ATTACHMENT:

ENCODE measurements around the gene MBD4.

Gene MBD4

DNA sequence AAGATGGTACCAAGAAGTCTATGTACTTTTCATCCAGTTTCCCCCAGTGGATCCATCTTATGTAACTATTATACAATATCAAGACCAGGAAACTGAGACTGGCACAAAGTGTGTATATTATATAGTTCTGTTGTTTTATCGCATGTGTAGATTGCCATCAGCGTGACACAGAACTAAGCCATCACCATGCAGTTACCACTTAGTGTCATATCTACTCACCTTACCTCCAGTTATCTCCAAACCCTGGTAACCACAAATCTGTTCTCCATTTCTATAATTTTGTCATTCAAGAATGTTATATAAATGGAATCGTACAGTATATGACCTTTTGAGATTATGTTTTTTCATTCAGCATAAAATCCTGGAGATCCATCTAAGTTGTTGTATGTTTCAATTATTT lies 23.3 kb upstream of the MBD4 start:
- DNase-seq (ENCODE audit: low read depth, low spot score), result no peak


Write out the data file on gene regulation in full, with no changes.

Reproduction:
ENCODE measurements around the gene MBD4.

Gene MBD4

DNA sequence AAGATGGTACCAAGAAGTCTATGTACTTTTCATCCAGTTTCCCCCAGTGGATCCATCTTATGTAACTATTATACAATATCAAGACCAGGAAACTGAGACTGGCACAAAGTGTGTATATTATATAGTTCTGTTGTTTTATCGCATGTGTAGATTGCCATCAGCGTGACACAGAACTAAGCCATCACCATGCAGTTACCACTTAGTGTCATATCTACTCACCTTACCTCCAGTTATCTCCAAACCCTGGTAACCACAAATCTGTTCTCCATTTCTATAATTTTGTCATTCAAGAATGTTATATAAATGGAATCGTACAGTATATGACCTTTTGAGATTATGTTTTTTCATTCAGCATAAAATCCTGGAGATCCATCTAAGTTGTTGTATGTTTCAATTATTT lies 23.3 kb upstream of the MBD4 start:
- DNase-seq (ENCODE audit: low read depth, low spot score), result no peak